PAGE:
About 600 refugees make their home in Charlotte each year. They become students, teachers, business owners, homeowners, consumers and taxpayers while quietly adjusting to the world they've arrived in. On June 20, these refugees will come together to educate and entertain Charlotte residents who want to learn more about those who have escaped persecution in their home countries to settle in Charlotte.
This year's event, held at The Green in Uptown between the Charlotte Convention Center and the Bechtler Museum of Modern Art, will be the fourth annual event celebrating World Refugee Day in Charlotte. For 2015, however, nearly a dozen new organizations have joined the planning committee, which now consists of representatives of 16 agencies that help resettle, educate and support members of Charlotte's refugee community. Creative Loafing sat down with two committee members who have been working to make this year's celebration the biggest one yet. Heather Bise sits on the board of directors for ourBRIDGE, an after-school program for immigrants and refugees. Amanda Ingrassia is the director of refugee solutions for Charlotte Awake, a local faith-based organization.
Creative Loafing: What are misconceptions some natural-born citizens have about refugees?
- Photo courtesy of Heather Bise
- Heather Bise (far left) does math activities with kids in an east Charlotte apartment complex during an ourBRIDGE enrollment event.
Heather Bise: I think there's a misconception that refugees don't work or that they're not a part of the community. I find that people in the refugee community are the hardest working I've met. We have data that shows (refugees living) on Central Avenue are more likely to start a business and hire people in the community and help revitalize the area. I think the conception is that they come here and they're just a drain. They're really not. These kids are some of the best students. These kids are so grateful to be in school, to be receiving an education. I find them to be the most respectful and encouraging people.
What has working with this year's planning committee been like?
Bise: This is my first year being involved with this event and I didn't know what to expect. I think almost everybody that came to the committee this year was fairly new to the process so I felt like I had a blank slate to make it something bigger than what it's been and everybody was enthusiastic. The way that everybody jumped in to collaborate immediately was really exciting because you don't often see that, because different faiths are represented, different ideologies are represented, different scopes of work are represented. Everybody has their agenda, and they're important agendas, but the fact that everybody from such a broad spectrum of services is coming together not just for the message of World Refugee Day, but also to network together, introduce each other to people who can help them, it's really been a gratifying experience.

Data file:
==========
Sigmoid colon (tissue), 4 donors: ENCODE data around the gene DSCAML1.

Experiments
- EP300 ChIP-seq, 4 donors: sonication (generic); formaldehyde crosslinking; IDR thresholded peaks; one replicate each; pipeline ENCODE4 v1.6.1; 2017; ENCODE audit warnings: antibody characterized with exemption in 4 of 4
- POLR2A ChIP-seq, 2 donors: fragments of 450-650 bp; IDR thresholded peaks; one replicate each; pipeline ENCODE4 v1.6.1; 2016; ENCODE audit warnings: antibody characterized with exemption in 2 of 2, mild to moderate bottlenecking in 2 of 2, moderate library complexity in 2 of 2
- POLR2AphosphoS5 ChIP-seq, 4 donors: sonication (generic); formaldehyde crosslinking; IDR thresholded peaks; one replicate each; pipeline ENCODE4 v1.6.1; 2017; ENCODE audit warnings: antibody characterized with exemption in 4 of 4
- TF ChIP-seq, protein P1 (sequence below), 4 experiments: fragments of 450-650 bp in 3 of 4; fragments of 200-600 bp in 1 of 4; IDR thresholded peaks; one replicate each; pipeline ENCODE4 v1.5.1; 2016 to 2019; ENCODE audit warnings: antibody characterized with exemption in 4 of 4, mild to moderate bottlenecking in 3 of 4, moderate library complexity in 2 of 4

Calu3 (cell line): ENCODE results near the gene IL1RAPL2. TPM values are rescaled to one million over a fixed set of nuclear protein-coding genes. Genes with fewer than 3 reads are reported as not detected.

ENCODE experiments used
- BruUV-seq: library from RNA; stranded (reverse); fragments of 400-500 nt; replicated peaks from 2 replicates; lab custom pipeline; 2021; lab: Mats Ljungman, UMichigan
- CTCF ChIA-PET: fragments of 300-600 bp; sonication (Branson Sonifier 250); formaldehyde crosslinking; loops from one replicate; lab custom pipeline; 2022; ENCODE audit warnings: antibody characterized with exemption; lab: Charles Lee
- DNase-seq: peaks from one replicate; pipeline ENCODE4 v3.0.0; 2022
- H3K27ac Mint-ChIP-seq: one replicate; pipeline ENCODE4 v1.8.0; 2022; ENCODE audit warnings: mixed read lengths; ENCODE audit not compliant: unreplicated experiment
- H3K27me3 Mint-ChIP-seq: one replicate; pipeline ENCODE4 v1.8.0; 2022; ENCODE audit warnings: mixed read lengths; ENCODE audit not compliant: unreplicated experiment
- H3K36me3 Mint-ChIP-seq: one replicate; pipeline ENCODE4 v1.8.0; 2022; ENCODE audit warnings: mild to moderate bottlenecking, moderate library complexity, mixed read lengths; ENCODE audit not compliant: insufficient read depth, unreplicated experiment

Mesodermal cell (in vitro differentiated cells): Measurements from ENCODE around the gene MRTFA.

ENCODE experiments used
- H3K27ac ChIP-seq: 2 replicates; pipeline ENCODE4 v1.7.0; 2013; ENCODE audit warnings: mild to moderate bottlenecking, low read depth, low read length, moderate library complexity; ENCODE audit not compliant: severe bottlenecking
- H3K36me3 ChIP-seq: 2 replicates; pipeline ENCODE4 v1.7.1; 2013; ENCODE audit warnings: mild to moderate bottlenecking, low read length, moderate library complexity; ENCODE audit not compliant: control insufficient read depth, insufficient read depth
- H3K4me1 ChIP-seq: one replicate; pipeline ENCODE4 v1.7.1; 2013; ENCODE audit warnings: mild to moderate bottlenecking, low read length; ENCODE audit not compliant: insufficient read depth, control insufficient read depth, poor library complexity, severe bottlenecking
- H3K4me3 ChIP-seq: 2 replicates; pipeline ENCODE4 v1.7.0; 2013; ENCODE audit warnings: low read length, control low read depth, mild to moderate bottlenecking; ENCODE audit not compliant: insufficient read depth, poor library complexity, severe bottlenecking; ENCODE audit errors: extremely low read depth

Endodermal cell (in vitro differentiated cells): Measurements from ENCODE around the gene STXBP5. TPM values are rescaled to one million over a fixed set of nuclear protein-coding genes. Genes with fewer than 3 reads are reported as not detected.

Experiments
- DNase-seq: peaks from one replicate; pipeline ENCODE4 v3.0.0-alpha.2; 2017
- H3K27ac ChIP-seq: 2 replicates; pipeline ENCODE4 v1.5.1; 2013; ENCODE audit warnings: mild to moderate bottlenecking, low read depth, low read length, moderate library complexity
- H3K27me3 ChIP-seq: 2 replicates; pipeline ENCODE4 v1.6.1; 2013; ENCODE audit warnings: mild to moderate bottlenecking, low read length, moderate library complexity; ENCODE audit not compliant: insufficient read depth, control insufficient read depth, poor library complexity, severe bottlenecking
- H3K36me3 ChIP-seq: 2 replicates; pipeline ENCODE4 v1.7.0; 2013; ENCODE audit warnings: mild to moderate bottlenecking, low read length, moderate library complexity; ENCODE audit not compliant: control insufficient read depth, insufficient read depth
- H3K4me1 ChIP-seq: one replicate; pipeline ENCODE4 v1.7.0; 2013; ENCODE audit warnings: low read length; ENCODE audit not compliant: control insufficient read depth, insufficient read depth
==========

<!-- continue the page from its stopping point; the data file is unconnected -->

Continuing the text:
Ingrassia: I've never seen it cross this many lines. We come from very different backgrounds; Christians, Muslims, Jews, people who don't have any religious background. We just have all these different backgrounds and I've never seen that type of collaboration. I feel like this is something that we've always wanted but it's never happened. I feel like this is the first year where all our desires to have this actually all happen at the same time makes sense.
What can event attendees expect?
Bise: You're going to see some wonderful cultural performances. You're going to see some things you didn't know we had in Charlotte.
Guests will see the different types of refugees that are coming to Charlotte. You think you know what the population is, but I think people would be very surprised to see the difference in cultures and all the different countries that are represented here.
- Amanda Ingrassia
Ingrassia: I think they'll be surprised at how much of Charlotte is engaged in this. It feels really isolated, but at the event it's a unique way to see that it's not isolated, that there are a lot of people who are touching this in one way or the other. They just might not realize theyre part of this big, interconnected web.
From a refugee's standpoint, why are events like this important for them?
Ingrassia: One of their favorite things about this is that they get to share their culture. A lot of these people were kicked out of their countries because of their culture and persecuted for it. They were kicked out for ethnic reasons, so to be able to come into a public space and share what they were persecuted for is really exciting.
One refugee friend hates World Refugee Day and thought being a refugee was terrible and said, "Why woud you celebrate it?" So we've been having discussions and others have said, "We've come this far and look at what we are able to do." They're remembering something that was actually quite horrible and now they're able to say, "Yes, that was horrible, but now we're in the United States and we have a country and we want to make our country proud."